I now tentatively call myself a writer, but the truth is I am and always have been a storyteller. As in fact we all are. My work now is performing through text my constructed stories. An internal narrative that is the synthesis of my interpretations of external shifting story lines. Taking food public is about the fundamental role the performance of storytelling plays in culture. Performance is the unity of the text and its enactment—or the message and its meaningful life. Perhaps what taking food public does is shine a spotlight on the context and the performance and then surreptitiously take centre stage.  

What is the intentionality of taking food public?

As a shared experience, an occasion—to express, define and modify our internally held narratives. We turn the consumption of food, a biological necessity, into a carefully cultured phenomenon. Through the performative experience, stories are told, and are then are re-told to consolidate or modify cultural texts. Going deeper into the subject there are linguistic and academic hierarchical understandings of ‘public’ as opposed to ‘applied’, linguistic determinism, the missionization of food, foodways, the anthropology of experience and the anthropology of performance. Thinkers and writers such as Victor Turner, Edward Bruner, Elizabeth Edwards, Carole Counihan, Psyche Williams-Forson, Margaret Visser, Edward Sapir and Lee Whorf helped me shape my ideas, alongside others who potently influenced my foundational thinking, such as Boas, Douglas and Durkheim.

Education, knowledge transfer of sustainable food skills, food heritage and community engagement were my work for 30 years. Community Engagement Manager on a Heritage Lottery Project, ‘Culture of the Countryside’, Education and Community lead for the ‘Woodbridge tide Mill’ and Project Co-ordinator for ‘Eastfeast Local Foods’. I had thought these were humble examples of ‘taking food public’ as a service. Upon reflection I see that I—along with my co-workers—were constructing our worlds and watching ourselves doing the construction, and then entering into our constructed worlds, and inviting or bringing others along too. Self-consciously we curated and managed culturally constructed expressions of food and eating, believing we gave valid opportunities for project participants to share and define their food cultures and identities.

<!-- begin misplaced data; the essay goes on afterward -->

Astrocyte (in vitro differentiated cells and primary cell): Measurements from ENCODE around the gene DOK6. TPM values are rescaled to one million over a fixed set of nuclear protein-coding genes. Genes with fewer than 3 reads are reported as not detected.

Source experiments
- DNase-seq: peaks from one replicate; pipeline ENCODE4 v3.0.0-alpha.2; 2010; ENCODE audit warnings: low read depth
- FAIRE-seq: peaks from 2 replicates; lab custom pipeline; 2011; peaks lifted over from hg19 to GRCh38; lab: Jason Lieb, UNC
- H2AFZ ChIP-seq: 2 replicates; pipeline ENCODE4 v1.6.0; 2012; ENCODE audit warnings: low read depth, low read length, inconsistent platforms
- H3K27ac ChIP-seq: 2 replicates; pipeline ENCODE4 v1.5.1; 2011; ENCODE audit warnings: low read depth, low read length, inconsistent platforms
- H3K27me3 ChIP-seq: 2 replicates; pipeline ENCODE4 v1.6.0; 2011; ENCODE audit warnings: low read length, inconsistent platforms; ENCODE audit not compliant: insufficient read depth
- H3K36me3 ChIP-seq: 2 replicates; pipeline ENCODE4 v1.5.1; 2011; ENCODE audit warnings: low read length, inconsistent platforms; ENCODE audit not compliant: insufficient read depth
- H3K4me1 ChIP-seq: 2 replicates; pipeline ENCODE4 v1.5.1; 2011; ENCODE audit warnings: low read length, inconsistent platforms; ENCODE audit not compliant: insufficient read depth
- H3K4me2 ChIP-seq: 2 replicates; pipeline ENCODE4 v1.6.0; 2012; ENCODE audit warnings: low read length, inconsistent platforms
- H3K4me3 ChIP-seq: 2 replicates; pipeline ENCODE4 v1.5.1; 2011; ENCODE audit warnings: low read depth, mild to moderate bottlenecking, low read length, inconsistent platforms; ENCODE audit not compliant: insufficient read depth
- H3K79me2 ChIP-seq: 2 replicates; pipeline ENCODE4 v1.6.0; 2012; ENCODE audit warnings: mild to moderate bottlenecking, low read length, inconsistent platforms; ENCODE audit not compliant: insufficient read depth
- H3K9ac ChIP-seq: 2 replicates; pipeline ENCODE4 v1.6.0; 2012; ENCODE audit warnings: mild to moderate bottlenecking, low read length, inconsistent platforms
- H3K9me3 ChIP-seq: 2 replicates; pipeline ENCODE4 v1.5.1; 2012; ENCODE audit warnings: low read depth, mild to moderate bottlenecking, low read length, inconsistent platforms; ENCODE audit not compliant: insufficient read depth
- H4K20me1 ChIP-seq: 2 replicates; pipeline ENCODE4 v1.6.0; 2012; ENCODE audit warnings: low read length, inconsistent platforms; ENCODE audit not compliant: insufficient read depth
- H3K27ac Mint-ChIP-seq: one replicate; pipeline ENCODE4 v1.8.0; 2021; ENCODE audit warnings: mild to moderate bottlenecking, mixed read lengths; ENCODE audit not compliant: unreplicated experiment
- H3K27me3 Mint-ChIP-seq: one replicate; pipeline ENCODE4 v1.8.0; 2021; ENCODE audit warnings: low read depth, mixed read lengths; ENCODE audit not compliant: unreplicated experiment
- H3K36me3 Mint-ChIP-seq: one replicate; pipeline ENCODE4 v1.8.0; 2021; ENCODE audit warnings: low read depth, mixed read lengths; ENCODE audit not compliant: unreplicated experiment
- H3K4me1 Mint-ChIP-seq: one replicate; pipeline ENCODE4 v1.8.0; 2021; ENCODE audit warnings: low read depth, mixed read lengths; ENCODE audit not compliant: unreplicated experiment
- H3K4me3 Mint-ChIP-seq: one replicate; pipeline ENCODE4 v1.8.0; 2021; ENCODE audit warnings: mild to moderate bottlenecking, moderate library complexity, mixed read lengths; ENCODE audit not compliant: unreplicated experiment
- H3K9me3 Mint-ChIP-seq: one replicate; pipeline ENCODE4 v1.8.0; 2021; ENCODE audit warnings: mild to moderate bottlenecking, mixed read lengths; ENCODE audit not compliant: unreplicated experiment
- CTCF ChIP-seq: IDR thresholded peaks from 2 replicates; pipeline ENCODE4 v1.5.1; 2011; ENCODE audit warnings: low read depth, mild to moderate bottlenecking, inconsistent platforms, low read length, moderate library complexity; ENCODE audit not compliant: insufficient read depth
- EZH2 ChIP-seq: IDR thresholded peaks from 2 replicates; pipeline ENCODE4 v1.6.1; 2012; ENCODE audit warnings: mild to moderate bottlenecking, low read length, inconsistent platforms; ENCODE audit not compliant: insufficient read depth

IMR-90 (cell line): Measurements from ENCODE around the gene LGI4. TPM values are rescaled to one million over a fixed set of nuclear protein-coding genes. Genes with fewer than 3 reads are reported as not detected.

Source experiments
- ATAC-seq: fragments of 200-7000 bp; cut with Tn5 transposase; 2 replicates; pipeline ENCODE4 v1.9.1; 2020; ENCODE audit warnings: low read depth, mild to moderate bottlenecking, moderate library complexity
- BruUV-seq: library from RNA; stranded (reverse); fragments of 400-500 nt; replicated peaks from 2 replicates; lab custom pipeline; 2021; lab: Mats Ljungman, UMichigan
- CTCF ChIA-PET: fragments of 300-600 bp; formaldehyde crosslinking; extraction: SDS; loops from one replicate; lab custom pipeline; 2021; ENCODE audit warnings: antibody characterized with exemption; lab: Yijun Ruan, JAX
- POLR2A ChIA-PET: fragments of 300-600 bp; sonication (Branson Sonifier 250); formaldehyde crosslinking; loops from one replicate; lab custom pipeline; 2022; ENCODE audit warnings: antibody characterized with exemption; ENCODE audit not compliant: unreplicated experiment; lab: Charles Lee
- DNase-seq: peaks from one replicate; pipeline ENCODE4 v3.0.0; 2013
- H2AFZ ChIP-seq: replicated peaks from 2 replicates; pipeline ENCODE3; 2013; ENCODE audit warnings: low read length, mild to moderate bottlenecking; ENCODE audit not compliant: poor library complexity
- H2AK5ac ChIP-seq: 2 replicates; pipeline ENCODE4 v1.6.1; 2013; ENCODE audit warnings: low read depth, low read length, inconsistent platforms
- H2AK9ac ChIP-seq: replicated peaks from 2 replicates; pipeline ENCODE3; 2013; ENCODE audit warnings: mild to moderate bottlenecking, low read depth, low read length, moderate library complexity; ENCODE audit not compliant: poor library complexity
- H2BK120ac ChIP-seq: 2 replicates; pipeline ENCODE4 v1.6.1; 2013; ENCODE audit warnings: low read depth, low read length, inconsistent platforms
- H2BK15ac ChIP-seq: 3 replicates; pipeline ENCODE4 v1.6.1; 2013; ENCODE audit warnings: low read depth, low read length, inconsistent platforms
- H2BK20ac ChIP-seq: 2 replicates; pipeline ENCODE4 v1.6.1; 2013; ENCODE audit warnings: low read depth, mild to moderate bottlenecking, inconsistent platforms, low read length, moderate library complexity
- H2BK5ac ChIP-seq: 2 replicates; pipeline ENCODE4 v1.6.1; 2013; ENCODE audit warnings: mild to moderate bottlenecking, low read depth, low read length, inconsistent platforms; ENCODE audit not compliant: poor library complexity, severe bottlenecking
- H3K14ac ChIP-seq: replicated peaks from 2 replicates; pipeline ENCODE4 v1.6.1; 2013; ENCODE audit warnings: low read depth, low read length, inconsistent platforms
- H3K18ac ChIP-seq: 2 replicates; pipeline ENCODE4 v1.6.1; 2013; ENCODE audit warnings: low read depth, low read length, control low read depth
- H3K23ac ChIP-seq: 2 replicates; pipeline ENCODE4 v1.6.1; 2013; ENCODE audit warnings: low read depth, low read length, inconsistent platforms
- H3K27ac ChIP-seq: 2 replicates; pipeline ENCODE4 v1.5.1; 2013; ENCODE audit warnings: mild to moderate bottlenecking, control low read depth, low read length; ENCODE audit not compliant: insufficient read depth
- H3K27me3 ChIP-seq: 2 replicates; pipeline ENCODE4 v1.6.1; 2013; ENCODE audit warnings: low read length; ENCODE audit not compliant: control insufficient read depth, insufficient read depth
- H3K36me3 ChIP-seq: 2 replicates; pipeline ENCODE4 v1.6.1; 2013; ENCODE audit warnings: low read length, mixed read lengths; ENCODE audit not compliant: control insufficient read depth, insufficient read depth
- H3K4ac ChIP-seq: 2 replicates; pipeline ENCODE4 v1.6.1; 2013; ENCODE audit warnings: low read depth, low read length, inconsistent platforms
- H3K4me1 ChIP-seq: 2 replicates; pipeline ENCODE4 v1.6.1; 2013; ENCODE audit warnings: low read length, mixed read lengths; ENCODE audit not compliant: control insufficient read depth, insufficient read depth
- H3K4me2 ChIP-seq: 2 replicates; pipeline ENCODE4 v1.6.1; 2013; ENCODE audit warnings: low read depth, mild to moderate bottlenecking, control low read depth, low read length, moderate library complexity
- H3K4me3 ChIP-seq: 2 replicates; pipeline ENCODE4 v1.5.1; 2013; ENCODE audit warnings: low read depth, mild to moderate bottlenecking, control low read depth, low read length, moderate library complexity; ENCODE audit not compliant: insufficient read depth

If taking food public is the performative telling and re-telling of stories, how does the construction of the story-telling stage and the props used shape the closing remarks?

Can stories equate to unbiased units of meaning when those who provide a shared setting are both subjective and dominant? Western story-telling, described as linear, has a beginning, middle and an end or, a past, present and future or, challenges, resolution and moral. The ‘Culture of the Countryside’ project strived to be response led and ask good questions to inspire creative and lateral cultural thinking that was not linear. The project was very much an anthropological enterprise of how people experience themselves, their lives and their culture. We were essentially turning the mirror on ourselves, and the project participants, as we told and re-told stories of shared, constructed, public and private experiences. 

What became clear is that taking food public, in the funded domain, is determined by the tensions of prospective memory—of a hypothetical past and a constructed future—and by contemporary politics, equality and economics. In a fast paced and increasingly virtual world, is there a hunger for experience and a search for wholeness only found in social interchanges when people [to] transcend individual experience through participation in cultural expression.

Does this need overlook the dominant constructed narratives of taking food public?

In what ways and by whom are performative experiences being commodified? How is social media changing the social dynamics of performance and experience?

I ‘exist in the work’ of the taking food public as I subjectively invite others to make and re-make their internal narratives—and take part in collective story making. I am aware that each time I take food public my memoires are a modification of previous experiences. Ultimately, your story is made mine, and vice versa ad infinitum, as social actors we respond to and perform narratives to one another. Those who take food public or recast food in the public domain and, those who enable the performance often has a dominating and linear story, with a commodified or governing conclusion already written.   



Counihan, C. & P. Willaims-Forson (2012), (eds) Taking Food Public, Redefining Foodways in a Changing World, Routledge

Edwards, Elizabeth (2001), Raw Histories, Berg, Oxford, England

Turner, V.W, & Bruner, E. M (1986), (eds) The Anthropology of Experience, University of Illinois Press, USA

Visser, M. (1991), The Rituals of Dinner, Penquin